Dealing with a Rogue Spouse During a Divorce

Experiencing a divorce can be an emotional and stressful experience, particularly when one spouse–or both spouses–are doing things meant to undermine the other spouse in asset division. You may be facing this type of divorce yourself and wondering if you need to get an attorney. The truth is that nearly everyone can benefit from having experienced legal representation during a divorce, but if you are in one of the following scenarios, legal help can be particularly useful.

Your Spouse Filed for Divorce After Cashing out Retirement Accounts

This scenario is unfortunately common. One spouse may have reached the end of his or her rope or had an affair and now just wants out of the marriage. What they don’t want, however, is to split assets that both spouses are entitled to. As an example, we’ll say John had an affair and wants to keep the retirement he has in his 401(k). Therefore, he cashes out the 401(k) and his spouse has no idea. Then, he files for divorce, but he’s already spent the retirement money and racked up other debt, such as maxing out the credit cards that were in his and his spouse’s names.

New Mexico has a “community property” law in place, and this means that any asset or property that was accumulated during the marriage has to be split fifty-fifty. In the example above, John sabotaged that. It’s a terrible situation to be in, but there are potential remedies for a fair resolution. For example, if a lot of equity has been built up in John’s family home and his wife can prove John acted in a way that did not benefit the household or “community” when he spent the retirement money and loaded up on debt, the court can rule in her favor and use that equity to help compensate her for the way John acted.

Your Spouse Is Demanding the Signing of Legal Documents

If you are separated from your spouse or are starting a divorce, don’t sign any legal documents without having an experienced lawyer review them first, even if your spouse is pressuring you to do so. In some cases, it’s tempting to give into the pressure, especially if your spouse has a more controlling or aggressive personality and/or you just want the divorce to be over. However, you could end up signing away something important, such as your rights to assets you really wanted to keep or part of your access to your children (if you have any) post-divorce.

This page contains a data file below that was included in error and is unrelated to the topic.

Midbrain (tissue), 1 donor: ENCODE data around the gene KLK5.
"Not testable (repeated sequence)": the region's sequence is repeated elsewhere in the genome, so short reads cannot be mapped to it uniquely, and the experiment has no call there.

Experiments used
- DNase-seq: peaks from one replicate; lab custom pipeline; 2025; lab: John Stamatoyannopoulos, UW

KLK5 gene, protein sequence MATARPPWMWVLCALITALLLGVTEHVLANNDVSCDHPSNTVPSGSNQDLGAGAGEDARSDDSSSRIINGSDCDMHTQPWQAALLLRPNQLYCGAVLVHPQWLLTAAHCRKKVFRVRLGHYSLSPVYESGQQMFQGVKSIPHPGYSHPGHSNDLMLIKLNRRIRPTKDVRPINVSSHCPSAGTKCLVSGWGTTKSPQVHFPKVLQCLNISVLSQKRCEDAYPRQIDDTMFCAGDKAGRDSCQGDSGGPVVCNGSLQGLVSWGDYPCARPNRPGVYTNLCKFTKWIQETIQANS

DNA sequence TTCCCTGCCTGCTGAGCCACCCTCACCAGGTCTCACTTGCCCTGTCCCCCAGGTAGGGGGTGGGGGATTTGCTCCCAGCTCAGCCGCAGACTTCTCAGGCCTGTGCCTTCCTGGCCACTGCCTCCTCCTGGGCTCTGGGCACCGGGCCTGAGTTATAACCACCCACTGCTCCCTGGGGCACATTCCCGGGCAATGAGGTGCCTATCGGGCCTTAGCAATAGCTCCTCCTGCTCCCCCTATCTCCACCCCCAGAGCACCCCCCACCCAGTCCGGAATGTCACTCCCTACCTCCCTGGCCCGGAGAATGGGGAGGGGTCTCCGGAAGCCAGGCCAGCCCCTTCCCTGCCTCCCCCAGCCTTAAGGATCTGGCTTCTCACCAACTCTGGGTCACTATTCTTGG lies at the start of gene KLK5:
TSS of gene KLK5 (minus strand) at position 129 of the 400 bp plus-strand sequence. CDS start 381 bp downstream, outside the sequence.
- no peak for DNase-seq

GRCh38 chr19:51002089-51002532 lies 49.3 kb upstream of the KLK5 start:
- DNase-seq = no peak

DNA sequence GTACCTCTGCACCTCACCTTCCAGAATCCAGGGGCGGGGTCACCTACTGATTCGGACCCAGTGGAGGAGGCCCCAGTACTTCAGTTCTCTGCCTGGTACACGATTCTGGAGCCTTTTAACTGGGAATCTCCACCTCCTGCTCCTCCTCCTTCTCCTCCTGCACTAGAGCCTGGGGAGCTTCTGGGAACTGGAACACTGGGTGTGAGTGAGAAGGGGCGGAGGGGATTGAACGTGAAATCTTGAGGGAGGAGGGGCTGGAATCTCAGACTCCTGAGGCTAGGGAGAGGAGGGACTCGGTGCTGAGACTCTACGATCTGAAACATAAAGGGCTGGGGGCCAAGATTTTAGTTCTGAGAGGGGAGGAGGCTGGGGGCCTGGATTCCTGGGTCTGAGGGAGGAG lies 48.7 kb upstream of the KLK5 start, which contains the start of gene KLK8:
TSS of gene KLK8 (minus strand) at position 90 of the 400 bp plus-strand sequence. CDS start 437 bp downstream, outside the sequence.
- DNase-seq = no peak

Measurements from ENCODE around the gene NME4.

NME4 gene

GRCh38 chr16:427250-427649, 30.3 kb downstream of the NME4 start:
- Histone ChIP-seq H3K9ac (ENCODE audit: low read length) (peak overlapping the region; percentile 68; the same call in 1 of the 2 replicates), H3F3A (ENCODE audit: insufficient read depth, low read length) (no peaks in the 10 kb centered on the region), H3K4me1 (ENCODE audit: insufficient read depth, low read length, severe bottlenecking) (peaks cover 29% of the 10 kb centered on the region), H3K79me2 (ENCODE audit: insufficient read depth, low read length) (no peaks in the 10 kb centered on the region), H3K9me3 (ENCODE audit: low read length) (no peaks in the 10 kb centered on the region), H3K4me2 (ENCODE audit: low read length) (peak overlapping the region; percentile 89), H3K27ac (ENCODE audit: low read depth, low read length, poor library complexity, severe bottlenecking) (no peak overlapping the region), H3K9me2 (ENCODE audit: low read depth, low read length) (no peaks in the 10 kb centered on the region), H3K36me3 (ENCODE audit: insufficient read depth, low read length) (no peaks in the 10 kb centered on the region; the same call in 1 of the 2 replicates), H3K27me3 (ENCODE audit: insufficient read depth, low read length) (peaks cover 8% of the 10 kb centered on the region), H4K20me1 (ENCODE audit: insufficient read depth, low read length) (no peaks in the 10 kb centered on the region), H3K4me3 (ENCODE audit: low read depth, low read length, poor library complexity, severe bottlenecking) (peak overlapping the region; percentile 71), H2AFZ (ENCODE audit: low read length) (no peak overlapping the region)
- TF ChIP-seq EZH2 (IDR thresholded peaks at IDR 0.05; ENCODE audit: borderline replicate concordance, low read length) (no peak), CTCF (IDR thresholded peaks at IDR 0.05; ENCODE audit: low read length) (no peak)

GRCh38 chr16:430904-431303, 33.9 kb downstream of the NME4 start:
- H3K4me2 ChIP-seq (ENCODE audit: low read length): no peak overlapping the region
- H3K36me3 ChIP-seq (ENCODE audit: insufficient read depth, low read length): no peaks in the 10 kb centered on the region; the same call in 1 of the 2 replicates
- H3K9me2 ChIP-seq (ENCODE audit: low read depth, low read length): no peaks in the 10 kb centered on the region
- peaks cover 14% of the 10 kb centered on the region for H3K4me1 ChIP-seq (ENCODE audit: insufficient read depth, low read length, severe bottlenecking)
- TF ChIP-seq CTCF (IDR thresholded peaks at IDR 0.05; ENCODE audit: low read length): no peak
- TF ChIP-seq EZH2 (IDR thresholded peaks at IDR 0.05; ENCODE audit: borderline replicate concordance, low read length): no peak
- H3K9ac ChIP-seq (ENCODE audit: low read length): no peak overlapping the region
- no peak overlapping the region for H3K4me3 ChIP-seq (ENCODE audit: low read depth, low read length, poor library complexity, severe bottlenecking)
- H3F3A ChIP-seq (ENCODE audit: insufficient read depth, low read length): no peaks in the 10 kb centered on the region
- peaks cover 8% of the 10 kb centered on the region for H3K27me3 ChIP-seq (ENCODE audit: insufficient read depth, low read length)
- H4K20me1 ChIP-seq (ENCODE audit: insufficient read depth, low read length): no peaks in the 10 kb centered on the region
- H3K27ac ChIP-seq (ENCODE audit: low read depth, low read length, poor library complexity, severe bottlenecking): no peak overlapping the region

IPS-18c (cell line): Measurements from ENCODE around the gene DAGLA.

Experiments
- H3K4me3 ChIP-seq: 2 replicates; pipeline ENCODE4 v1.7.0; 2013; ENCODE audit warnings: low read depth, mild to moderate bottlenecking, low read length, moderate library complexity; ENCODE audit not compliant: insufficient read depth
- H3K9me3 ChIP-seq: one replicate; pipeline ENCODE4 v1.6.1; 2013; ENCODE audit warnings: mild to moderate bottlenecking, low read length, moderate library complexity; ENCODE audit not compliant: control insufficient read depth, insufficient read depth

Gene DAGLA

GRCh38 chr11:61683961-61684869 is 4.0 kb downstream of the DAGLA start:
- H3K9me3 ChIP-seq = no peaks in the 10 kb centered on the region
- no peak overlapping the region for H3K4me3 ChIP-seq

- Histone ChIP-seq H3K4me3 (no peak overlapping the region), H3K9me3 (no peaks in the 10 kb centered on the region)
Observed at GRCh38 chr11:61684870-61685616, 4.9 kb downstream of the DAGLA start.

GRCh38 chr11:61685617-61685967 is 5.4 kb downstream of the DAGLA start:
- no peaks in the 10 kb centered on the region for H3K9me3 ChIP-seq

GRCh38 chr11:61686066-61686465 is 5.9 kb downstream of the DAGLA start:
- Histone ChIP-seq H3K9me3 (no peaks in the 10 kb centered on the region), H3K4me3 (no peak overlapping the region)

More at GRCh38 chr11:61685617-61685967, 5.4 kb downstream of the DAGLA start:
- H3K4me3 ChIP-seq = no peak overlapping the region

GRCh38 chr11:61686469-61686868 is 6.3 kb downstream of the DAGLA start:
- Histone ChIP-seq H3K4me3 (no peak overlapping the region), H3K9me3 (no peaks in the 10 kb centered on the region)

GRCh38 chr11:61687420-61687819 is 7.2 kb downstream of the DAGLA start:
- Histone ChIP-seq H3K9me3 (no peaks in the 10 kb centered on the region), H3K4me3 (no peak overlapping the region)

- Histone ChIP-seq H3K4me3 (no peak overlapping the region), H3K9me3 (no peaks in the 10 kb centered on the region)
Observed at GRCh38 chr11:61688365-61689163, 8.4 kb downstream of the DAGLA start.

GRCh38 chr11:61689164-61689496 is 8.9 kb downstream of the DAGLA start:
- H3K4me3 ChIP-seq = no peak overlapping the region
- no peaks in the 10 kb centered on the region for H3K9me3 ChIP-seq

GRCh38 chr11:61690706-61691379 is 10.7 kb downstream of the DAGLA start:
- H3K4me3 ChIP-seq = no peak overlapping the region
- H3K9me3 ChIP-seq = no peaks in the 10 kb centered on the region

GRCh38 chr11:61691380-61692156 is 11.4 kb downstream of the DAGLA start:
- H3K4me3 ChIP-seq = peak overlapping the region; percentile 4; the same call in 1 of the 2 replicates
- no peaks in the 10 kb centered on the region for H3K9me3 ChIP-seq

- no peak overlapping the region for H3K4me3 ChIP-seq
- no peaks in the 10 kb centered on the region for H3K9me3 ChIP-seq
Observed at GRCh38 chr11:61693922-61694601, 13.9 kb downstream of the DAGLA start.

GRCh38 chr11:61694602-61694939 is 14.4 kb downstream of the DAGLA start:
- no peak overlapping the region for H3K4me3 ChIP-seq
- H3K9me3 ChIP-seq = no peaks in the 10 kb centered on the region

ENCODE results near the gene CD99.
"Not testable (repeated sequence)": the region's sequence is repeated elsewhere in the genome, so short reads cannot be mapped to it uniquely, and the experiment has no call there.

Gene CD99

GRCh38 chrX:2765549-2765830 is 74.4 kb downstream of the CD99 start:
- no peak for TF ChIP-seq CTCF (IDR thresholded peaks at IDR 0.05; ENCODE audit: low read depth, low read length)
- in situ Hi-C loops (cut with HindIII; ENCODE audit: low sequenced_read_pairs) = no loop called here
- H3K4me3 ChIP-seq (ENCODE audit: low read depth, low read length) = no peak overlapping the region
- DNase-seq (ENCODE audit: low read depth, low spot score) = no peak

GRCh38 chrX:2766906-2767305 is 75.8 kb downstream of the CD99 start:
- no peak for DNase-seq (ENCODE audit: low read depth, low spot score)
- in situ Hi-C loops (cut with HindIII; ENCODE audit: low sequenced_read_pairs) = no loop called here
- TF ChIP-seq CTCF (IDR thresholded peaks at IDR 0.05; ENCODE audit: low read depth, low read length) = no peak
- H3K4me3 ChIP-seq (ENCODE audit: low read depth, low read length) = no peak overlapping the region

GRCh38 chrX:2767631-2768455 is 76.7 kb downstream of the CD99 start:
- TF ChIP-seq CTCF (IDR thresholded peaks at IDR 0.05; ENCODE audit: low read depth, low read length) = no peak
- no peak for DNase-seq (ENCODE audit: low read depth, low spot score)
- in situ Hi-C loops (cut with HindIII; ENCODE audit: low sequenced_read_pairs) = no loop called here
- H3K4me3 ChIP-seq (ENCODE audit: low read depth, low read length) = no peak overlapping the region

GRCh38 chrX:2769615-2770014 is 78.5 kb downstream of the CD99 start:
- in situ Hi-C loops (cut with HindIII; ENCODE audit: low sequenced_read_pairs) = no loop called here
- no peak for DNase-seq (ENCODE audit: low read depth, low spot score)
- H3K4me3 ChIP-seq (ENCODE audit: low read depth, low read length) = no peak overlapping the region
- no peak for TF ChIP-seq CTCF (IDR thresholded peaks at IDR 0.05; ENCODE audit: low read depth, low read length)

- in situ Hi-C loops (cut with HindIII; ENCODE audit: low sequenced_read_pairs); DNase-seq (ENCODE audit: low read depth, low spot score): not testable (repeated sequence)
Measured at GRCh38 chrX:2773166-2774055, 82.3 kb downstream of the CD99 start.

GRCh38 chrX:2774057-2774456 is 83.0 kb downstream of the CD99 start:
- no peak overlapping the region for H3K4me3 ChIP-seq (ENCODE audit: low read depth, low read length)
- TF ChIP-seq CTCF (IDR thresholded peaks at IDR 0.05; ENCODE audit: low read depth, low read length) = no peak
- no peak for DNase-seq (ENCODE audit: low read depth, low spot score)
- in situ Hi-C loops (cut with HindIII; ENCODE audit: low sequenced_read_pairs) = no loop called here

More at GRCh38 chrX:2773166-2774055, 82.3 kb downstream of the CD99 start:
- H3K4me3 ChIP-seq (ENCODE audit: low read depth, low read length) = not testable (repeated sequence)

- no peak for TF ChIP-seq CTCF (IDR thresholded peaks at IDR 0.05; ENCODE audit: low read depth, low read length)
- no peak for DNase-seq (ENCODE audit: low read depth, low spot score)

If your spouse says you can talk to his or her attorney, keep in mind that attorney is not working for you.  The same attorney can never represent both spouses in a divorce because it’s a conflict of interest for him or her to do so. This means that even if your spouse’s lawyer tells you something is okay to sign or he or she explains it to you in a way you fully understand, that attorney is actually under no obligation to assist you. You need your own attorney, as he or she will be tasked with representing and protecting your interests and not those of someone else. Legal documents are binding once they are signed provided they meet the relevant legal requirements and don’t break any laws, so if you sign a document you don’t fully understand, it could be very difficult or even impossible to correct your mistake later.

Last but certainly not least, you must be very careful about following any advice you hear from friends and family, even if they are very well-meaning. They are not attorneys, and they could be unknowingly giving you bad advice that could come back to haunt you later if you follow it.  Every case is different and the facts control what happens in a divorce.